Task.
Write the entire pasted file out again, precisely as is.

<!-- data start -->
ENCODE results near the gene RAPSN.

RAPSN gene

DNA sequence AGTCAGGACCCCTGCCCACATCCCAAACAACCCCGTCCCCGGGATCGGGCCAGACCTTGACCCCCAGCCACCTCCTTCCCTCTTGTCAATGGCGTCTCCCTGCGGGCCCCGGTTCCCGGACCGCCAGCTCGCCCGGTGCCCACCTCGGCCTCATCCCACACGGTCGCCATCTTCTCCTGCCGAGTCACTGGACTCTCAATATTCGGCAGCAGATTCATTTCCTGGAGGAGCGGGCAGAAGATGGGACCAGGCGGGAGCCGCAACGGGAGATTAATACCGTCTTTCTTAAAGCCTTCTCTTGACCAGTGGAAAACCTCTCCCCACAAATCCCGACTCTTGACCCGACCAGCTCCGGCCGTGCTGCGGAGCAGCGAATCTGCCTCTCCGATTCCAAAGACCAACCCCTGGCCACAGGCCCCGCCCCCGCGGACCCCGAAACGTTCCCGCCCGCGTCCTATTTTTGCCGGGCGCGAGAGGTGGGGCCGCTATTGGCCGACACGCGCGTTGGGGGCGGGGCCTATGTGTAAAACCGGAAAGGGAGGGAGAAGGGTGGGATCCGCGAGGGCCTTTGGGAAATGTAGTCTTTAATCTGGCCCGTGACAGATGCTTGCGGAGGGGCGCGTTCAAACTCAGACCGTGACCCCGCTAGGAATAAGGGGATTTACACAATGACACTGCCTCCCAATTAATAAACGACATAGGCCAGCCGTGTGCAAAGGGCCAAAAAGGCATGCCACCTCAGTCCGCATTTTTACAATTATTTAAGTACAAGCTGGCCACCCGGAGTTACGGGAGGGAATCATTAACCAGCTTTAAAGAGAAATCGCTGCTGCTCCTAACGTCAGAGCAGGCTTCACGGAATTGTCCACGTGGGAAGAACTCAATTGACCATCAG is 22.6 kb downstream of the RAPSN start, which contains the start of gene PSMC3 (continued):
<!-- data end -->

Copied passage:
ENCODE results near the gene RAPSN.

RAPSN gene

DNA sequence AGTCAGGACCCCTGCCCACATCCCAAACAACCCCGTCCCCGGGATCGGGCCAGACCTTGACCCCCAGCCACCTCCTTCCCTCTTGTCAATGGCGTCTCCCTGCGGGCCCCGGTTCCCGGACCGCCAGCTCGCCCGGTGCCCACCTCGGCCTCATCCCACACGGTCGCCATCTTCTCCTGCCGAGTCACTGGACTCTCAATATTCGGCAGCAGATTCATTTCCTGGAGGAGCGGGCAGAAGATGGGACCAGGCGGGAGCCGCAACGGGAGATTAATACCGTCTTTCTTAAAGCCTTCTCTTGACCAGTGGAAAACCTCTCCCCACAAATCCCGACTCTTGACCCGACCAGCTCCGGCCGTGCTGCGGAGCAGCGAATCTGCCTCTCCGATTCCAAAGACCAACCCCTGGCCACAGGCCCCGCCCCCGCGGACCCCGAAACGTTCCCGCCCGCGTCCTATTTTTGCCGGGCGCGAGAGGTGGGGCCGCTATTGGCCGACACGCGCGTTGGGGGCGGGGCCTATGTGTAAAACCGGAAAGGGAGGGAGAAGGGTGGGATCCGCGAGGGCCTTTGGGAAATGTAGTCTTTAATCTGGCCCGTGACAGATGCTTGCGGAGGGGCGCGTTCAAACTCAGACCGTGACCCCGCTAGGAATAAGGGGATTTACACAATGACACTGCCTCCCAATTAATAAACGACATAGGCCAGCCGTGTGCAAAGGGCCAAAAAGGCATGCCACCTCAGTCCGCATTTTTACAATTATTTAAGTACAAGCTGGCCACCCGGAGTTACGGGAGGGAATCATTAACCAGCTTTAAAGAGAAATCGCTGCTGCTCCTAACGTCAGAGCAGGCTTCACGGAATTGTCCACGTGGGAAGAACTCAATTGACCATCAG is 22.6 kb downstream of the RAPSN start, which contains the start of gene PSMC3 (continued):